If you answered "Yes", "No", and "Yes" to these questions, then the book Unashamed by Heather Davis Nelson may be one that you should consider getting your hands on. Taking a Christ-centered approach to battling the shame we all feel, Nelson draws from her own personal experience and time as a counselor to present to her readers a new perspective on the various types of shame we all carry. It is a book that could be a useful tool in today's society; we are constantly being criticized by others on social media, in grocery stores, at local pools and beaches - anywhere we can think of - on any number of topics from our body appearance to our parenting skills to how we should manage our marriage.

Shame is real, y'all.

Once I got past the first couple of chapters, I decided to hand-pick chapters that best fit the types of shame that I tend to struggle with. A big one for me right now is body shame - a shame that is largely self-imposed. After deciding to make healthier diet and exercise choices prior to having kids, I had lost 80 pounds and was feeling the best physically I had ever felt in my life. Then I had 2 kids and had a net gain back of about 40-45 pounds of weight and felt physically exhausted. I didn't bother dieting because I was breastfeeding... and then when I stopped I noticed my clothes didn't fit as well as they had when I was.

Then I stood on the scale. And I became disgusted, appalled - ashamed of myself.

How could I have made such poor choices - probable overeating, definitive lack of exercise - and let myself slide backward and lose what I had worked so hard to achieve?

How many of you out there reading this right now have felt something similar?

I love Nelson's working definition of shame that she reminds you of throughout the book: "It's the feeling of 'not good enough' according to our own standard or our perception of someone else's standard for us. It's what keeps us from being honest about our struggles, sins, and less-than-perfect moments. Fear of shame drives us to perfectionism in all areas of our lives, so that there would be no imperfection for others to notice and judge." What a powerful definition to remind us that shame is largely self-imposed, that it is something that we can choose to release and let go of and allow ourselves to grow.

I cannot tell you how unsexy, how unattractive I have felt and wondered what my husband must think of me. My husband who the other day after I commented I would wait and buy a swimsuit next summer when I looked better looked at me with a genuinely sad face and said "Honey... I think you're pretty NOW...". It is not my husband or my friends or other people who make me feel shamed... it's me. I own that. Nelson addresses this in her body shame chapter with words that truly spoke to me: "They cannot fully heal body shame because it is not primarily a cultural problem or a self-image issue, but a heart condition for which we need massive inner transformation."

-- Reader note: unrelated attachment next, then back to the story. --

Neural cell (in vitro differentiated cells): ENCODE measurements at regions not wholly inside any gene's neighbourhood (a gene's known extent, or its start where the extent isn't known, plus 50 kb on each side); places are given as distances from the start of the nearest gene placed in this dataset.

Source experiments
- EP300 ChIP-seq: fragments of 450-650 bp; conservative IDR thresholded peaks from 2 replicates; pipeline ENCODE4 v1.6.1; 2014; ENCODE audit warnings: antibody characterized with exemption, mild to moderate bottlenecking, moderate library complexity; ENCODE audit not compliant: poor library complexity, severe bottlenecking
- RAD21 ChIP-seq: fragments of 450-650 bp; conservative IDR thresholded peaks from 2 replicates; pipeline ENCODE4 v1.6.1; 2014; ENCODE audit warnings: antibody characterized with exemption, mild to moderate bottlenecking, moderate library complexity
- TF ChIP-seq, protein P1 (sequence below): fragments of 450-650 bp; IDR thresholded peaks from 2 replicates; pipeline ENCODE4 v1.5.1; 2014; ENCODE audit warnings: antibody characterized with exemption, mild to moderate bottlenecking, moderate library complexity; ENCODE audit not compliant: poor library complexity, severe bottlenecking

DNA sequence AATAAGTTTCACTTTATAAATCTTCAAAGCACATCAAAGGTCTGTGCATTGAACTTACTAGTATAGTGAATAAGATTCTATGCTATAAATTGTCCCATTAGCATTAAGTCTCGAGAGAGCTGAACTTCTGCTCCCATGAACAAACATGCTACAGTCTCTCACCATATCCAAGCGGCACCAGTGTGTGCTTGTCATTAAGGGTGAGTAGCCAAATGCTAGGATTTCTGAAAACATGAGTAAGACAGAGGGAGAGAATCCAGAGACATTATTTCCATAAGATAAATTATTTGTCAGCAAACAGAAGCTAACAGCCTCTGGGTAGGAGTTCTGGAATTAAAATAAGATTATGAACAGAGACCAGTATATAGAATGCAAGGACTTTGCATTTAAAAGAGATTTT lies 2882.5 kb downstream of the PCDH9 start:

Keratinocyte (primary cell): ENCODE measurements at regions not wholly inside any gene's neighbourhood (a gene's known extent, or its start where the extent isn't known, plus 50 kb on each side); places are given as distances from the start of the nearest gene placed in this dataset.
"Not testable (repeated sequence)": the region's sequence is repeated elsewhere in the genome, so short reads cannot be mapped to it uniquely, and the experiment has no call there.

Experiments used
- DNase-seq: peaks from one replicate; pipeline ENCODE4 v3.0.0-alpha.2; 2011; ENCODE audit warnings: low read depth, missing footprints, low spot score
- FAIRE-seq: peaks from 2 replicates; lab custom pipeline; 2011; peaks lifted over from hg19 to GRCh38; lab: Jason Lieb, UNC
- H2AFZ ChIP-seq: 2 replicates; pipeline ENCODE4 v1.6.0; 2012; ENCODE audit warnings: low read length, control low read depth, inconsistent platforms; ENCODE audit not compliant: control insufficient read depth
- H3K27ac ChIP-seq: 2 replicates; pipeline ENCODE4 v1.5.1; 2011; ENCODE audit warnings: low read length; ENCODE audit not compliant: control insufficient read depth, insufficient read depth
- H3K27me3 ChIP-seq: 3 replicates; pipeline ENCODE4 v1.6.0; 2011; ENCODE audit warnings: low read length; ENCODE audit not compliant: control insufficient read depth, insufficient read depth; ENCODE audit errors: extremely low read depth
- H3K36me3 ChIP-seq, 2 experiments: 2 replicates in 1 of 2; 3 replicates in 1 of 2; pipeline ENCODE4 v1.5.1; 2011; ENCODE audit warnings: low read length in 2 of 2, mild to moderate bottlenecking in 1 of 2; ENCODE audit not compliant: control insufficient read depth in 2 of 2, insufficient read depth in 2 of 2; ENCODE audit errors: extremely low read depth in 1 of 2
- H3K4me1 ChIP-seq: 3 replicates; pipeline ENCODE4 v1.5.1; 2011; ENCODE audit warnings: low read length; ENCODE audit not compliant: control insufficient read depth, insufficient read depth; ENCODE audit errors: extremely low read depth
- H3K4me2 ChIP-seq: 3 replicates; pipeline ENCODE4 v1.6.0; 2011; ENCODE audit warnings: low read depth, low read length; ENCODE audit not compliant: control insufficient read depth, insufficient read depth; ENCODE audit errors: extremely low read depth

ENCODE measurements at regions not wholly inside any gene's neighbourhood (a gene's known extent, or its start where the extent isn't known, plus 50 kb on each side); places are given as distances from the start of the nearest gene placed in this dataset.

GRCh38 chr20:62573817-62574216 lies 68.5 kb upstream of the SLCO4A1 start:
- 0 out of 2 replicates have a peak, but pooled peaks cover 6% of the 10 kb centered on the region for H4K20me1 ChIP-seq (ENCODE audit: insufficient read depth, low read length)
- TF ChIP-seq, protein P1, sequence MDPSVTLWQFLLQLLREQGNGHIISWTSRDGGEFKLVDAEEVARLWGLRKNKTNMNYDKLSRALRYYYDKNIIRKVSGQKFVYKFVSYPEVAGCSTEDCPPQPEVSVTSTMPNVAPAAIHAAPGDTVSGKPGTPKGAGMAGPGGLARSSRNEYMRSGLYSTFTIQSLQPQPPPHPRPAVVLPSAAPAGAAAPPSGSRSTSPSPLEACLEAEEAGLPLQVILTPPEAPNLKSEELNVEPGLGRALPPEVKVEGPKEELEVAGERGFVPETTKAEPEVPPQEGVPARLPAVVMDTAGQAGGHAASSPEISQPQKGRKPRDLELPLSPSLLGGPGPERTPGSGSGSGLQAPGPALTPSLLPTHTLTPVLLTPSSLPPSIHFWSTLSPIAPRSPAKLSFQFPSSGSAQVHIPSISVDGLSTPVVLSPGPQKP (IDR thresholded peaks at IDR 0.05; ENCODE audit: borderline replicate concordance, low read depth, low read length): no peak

As a Christ-follower, what I also appreciated about Nelson's book is that she continually points us back to Jesus. Jesus, she reminds us, wants us to cloth ourselves in Him - that He clothed Himself in our shame so that we no longer have to wear it. Whether that shame for you is your body image, or your parenting skills, or in your social circles, or in your marriage - Jesus has taken that shame from us so that we no longer have to carry it. In her chapter on "Shame-Free Parenting", she reminds us that "God the Father poured out all our shame on Jesus, who did not deserve it. All of our own shame... was borne by Jesus at the cross - in order that we could walk free of shame's insidious hold on our lives...". 

If you, like me, are a Christ-follower carrying some sort of shame that's holding you back from becoming your true self then consider reading this book. The only word of caution that I would offer is that unlike the familiar, pastoral, almost energetic tones of a Max Lucado or Mark Batterson book - Nelson's tone is very much that of a Christian counselor. She is encouraging, she is calming, and she is even a bit inspiring - but she is at her heart a counselor who is looking to have her reader transform through his/her issues into their best potential self.

So - what do you think? Want to read this book?

Turns out I'm also giving away a copy!!!

There are a two ways you can win: 
  1. Comment below with either how shame affects you, how you've overcome shame in the past, or a verse that helps you to remember your identity in Christ. 
  2. Share this post and comment below that you did.

Every comment gets an entry! If you don't want to enter the contest OR just want to check out the book before you do, check it out by clicking here to read more about Unashamed.

Contest closed on July 3rd and our winner is Jamie! Thanks to everyone who read this post - click on the above link to get your own copy of Unashamed!

Thanks to the fine folks at FlyBy Promotions for providing the prize to the winners! 

"Disclosure (in accordance with the FTC’s 16 CFR, Part 255: “Guides Concerning the Use of Endorsements and Testimonials in Advertising”): Many thanks to Propeller Consulting, LLC for providing this prize for the giveaway. Choice of winners and opinions are 100% my own and NOT influenced by monetary compensation. I did receive a sample of the product in exchange for this review and post. Only one entrant per mailing address, per giveaway.  If you have won a prize from our sponsor Propeller / FlyBy Promotions in the last 30 days, you are not eligible to win.  Or if you have won the same prize on another blog, you are not eligible to win it again. Winner is subject to eligibility verification.”